‘Disabled people beaten’ as China crushes peaceful protest with violence
Chinese officials violently crushed a peaceful protest of people seeking in vain to get their life savings back from banks.
Protesters were said to have been "hit, wounded and were bleeding from the head." Disabled people were also violently beaten,” one participant told AFP, estimating the number of demonstrators to have been “several thousand”.
The rare demonstration was against alleged government corruption after four rural banks in China's central Henan province froze millions of dollars worth of deposits, in April.
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The cash crisis has prompted sporadic demonstrations as thousands of small savers have had their livelihoods threatened in an economy already battered by draconian Covid lockdowns.
Sunday's protest against alleged corruption by local officials in the central Chinese city of Zhengzhou, was one of the largest to date in the tightly-controlled country.
Several hundred people rallied in front of a branch of the People’s Bank of China in the Henan capital Zhengzhou, according to multiple witnesses who declined to be named.
Images circulating on social media showed banners denouncing “the corruption and violence of the Henan authorities”.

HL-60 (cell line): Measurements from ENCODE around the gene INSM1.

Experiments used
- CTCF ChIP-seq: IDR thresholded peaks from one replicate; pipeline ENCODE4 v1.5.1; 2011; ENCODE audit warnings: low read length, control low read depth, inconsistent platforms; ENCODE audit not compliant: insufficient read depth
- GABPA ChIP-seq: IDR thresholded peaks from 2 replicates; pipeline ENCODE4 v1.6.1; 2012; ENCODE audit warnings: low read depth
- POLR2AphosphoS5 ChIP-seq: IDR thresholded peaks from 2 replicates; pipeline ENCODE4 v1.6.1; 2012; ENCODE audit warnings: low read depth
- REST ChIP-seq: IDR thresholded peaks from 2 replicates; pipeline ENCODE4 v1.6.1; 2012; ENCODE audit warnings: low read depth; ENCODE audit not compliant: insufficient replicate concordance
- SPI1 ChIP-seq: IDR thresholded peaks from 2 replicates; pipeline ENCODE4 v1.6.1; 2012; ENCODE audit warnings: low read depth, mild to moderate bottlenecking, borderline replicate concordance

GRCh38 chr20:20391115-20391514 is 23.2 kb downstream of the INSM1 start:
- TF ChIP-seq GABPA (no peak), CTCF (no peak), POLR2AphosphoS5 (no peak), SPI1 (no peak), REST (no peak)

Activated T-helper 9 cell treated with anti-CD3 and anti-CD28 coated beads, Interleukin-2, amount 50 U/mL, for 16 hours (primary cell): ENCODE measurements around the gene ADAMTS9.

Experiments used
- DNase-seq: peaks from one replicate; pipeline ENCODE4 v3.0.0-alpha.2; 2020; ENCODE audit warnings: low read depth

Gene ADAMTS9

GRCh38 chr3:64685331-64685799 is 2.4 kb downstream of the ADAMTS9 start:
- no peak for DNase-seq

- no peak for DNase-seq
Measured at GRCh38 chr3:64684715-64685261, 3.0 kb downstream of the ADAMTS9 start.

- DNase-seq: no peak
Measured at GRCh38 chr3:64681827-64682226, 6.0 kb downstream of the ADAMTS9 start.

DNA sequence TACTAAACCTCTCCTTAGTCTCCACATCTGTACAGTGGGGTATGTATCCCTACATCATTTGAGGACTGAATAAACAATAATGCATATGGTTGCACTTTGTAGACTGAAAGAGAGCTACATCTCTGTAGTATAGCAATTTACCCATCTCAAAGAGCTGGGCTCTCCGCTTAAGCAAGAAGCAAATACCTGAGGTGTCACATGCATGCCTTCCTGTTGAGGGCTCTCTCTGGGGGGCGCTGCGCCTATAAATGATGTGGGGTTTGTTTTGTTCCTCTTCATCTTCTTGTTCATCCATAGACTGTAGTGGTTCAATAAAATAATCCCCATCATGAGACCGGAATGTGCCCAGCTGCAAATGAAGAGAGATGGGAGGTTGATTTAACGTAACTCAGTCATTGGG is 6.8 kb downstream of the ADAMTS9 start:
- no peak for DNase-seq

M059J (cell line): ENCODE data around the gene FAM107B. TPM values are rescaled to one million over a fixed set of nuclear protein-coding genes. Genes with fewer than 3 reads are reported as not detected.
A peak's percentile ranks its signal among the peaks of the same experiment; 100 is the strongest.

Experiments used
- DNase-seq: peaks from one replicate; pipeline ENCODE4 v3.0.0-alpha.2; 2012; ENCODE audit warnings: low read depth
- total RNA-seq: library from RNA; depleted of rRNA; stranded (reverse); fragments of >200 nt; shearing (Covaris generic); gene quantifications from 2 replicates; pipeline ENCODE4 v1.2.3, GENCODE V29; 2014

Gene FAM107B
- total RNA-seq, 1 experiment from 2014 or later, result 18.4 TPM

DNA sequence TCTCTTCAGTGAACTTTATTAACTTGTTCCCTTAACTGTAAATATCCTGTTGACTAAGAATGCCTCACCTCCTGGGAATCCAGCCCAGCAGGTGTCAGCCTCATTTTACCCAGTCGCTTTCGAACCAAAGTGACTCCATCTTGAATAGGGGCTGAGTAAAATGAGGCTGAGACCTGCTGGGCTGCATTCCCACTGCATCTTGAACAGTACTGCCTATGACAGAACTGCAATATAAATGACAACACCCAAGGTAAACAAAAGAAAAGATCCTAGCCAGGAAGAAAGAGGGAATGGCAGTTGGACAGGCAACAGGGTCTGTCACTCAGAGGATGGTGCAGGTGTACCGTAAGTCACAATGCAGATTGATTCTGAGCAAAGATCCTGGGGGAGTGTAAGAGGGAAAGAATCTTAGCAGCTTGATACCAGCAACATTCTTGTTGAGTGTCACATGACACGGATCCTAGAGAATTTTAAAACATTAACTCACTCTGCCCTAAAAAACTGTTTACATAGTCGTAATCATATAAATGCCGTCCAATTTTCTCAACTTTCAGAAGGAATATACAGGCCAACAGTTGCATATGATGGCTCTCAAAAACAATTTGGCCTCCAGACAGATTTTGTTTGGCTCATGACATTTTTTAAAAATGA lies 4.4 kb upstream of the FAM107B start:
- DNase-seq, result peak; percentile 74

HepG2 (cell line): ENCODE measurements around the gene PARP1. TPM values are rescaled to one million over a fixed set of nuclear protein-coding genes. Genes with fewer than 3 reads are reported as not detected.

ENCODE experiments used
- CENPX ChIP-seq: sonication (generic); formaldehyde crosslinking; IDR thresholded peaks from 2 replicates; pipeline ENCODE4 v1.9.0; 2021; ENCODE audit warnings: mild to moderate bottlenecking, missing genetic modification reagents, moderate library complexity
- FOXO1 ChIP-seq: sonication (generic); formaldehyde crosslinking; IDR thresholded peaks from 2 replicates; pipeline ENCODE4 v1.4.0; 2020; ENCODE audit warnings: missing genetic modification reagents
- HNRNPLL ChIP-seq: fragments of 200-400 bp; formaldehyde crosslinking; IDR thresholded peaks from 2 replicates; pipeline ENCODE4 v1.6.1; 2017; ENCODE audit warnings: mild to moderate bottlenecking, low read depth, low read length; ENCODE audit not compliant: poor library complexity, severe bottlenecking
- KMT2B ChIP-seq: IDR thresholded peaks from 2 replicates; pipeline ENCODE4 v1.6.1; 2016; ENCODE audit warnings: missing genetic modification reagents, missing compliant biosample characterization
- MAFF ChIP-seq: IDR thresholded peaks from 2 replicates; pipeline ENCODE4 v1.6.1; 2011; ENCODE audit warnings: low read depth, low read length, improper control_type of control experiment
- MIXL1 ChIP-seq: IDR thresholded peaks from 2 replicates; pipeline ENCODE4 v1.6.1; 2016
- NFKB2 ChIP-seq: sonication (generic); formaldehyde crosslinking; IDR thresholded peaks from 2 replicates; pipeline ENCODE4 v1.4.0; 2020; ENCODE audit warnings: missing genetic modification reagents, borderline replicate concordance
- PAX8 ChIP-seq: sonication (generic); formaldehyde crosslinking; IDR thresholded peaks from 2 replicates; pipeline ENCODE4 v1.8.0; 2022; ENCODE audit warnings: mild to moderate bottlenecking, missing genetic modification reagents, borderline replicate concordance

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Local sources said the face-off lasted for several hours until rows of security officers suddenly charged up the stairs and confronted the protesters head-on.
Security officers reportedly dragged protesters down the stairs and beat those who resisted.
One woman told CNN she was pushed to the ground by two security guards, who twisted and injured her arm.
Another 27-year-old man said he was kicked by seven or eight guards on the ground before being carried away.
Local authorities in Henan did not immediately comment on the protests.
Some demonstrators accuse officials of colluding with local banks to suppress protests, with authorities last month accused of exploiting the Covid health pass to quell new protests, turning protesters passes red to effectively bar them from public spaces.
The health pass has become a part of life in China under Beijing’s strict Covid-zero strategy, and is required to access the vast majority of buildings, shopping centres, public places and also certain public transport.
While most accept use of the technology for public health purposes, some have voiced concern that it could also be used for surveillance of the population.
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